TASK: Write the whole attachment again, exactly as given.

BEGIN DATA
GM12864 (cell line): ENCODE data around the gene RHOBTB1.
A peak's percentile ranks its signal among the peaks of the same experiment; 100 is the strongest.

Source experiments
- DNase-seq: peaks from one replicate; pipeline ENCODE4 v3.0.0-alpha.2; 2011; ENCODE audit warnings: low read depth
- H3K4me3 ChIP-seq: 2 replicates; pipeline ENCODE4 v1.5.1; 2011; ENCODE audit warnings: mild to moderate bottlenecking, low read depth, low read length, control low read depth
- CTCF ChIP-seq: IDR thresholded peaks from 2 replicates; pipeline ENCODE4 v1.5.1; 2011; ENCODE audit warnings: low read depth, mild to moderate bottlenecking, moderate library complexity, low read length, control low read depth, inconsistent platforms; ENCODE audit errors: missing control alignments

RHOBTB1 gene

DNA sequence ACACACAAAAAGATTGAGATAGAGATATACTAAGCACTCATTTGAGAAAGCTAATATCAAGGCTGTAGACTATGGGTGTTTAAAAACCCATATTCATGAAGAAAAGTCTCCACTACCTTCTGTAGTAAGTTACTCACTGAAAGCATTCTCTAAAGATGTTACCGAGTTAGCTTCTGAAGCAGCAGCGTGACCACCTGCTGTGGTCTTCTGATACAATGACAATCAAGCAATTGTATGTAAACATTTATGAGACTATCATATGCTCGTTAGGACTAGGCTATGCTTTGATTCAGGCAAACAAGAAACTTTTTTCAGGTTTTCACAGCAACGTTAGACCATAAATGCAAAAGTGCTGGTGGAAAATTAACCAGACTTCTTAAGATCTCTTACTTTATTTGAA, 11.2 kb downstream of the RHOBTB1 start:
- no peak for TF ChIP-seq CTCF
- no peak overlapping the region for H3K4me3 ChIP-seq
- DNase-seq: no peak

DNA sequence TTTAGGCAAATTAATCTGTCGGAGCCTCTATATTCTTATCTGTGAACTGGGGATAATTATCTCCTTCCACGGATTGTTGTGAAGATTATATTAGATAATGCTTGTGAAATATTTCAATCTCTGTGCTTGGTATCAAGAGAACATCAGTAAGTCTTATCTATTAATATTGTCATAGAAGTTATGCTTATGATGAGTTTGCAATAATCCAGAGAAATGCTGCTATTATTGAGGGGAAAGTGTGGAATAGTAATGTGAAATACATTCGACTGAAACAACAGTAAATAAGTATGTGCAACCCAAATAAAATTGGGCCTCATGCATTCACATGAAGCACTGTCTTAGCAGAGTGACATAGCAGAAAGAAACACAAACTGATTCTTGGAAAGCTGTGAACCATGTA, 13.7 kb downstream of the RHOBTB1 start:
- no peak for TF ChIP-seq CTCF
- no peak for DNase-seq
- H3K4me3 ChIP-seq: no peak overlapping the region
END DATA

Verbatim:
GM12864 (cell line): ENCODE data around the gene RHOBTB1.
A peak's percentile ranks its signal among the peaks of the same experiment; 100 is the strongest.

Source experiments
- DNase-seq: peaks from one replicate; pipeline ENCODE4 v3.0.0-alpha.2; 2011; ENCODE audit warnings: low read depth
- H3K4me3 ChIP-seq: 2 replicates; pipeline ENCODE4 v1.5.1; 2011; ENCODE audit warnings: mild to moderate bottlenecking, low read depth, low read length, control low read depth
- CTCF ChIP-seq: IDR thresholded peaks from 2 replicates; pipeline ENCODE4 v1.5.1; 2011; ENCODE audit warnings: low read depth, mild to moderate bottlenecking, moderate library complexity, low read length, control low read depth, inconsistent platforms; ENCODE audit errors: missing control alignments

RHOBTB1 gene

DNA sequence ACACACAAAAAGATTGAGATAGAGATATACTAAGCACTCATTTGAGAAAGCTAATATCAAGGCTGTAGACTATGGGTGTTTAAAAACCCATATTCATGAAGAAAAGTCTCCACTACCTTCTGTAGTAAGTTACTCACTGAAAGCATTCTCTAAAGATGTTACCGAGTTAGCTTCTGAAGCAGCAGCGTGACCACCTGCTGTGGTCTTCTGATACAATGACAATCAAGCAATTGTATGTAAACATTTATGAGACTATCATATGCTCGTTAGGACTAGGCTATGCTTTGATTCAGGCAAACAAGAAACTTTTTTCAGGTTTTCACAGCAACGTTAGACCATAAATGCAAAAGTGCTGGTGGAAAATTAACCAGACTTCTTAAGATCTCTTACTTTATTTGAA, 11.2 kb downstream of the RHOBTB1 start:
- no peak for TF ChIP-seq CTCF
- no peak overlapping the region for H3K4me3 ChIP-seq
- DNase-seq: no peak

DNA sequence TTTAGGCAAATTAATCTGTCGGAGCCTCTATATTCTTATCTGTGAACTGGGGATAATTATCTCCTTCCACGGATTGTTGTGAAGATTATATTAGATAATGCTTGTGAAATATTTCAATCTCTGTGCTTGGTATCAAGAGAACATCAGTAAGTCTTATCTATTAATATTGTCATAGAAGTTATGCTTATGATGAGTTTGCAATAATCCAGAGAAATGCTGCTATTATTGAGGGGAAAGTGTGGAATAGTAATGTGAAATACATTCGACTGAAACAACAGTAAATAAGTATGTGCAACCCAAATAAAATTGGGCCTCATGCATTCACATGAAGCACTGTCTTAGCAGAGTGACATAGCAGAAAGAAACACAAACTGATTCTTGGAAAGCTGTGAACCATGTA, 13.7 kb downstream of the RHOBTB1 start:
- no peak for TF ChIP-seq CTCF
- no peak for DNase-seq
- H3K4me3 ChIP-seq: no peak overlapping the region